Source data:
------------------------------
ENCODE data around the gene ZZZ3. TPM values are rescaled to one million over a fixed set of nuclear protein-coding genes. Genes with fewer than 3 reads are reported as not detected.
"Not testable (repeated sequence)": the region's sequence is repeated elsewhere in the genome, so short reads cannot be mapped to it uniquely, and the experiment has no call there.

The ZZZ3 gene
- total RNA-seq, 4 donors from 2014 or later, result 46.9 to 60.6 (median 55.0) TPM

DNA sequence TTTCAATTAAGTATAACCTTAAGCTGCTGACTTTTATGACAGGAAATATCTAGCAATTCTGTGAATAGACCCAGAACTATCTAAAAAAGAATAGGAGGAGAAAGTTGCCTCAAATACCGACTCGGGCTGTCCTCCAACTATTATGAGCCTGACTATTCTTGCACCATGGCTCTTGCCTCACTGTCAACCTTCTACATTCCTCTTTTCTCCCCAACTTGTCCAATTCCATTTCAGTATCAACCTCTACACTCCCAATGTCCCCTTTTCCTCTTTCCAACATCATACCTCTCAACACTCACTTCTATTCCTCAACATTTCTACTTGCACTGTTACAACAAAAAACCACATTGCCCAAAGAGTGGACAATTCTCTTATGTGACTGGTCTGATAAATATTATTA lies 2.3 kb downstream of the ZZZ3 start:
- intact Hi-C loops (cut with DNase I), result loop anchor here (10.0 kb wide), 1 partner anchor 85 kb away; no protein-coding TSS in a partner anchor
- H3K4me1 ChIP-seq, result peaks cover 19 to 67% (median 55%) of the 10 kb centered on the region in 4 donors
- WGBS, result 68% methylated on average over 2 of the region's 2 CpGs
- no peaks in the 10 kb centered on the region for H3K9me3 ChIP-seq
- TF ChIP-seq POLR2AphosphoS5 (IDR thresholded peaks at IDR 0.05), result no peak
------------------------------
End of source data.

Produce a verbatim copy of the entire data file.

ENCODE data around the gene ZZZ3. TPM values are rescaled to one million over a fixed set of nuclear protein-coding genes. Genes with fewer than 3 reads are reported as not detected.
"Not testable (repeated sequence)": the region's sequence is repeated elsewhere in the genome, so short reads cannot be mapped to it uniquely, and the experiment has no call there.

The ZZZ3 gene
- total RNA-seq, 4 donors from 2014 or later, result 46.9 to 60.6 (median 55.0) TPM

DNA sequence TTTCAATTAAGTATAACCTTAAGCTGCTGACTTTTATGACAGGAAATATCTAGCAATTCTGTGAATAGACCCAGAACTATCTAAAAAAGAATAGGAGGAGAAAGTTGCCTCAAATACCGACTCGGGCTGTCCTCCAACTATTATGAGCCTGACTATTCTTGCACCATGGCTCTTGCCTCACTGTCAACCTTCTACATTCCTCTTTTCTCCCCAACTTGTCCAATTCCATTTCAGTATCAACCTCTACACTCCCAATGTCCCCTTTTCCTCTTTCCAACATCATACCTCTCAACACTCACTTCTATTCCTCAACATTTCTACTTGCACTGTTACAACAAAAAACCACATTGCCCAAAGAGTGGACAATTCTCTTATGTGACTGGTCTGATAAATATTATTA lies 2.3 kb downstream of the ZZZ3 start:
- intact Hi-C loops (cut with DNase I), result loop anchor here (10.0 kb wide), 1 partner anchor 85 kb away; no protein-coding TSS in a partner anchor
- H3K4me1 ChIP-seq, result peaks cover 19 to 67% (median 55%) of the 10 kb centered on the region in 4 donors
- WGBS, result 68% methylated on average over 2 of the region's 2 CpGs
- no peaks in the 10 kb centered on the region for H3K9me3 ChIP-seq
- TF ChIP-seq POLR2AphosphoS5 (IDR thresholded peaks at IDR 0.05), result no peak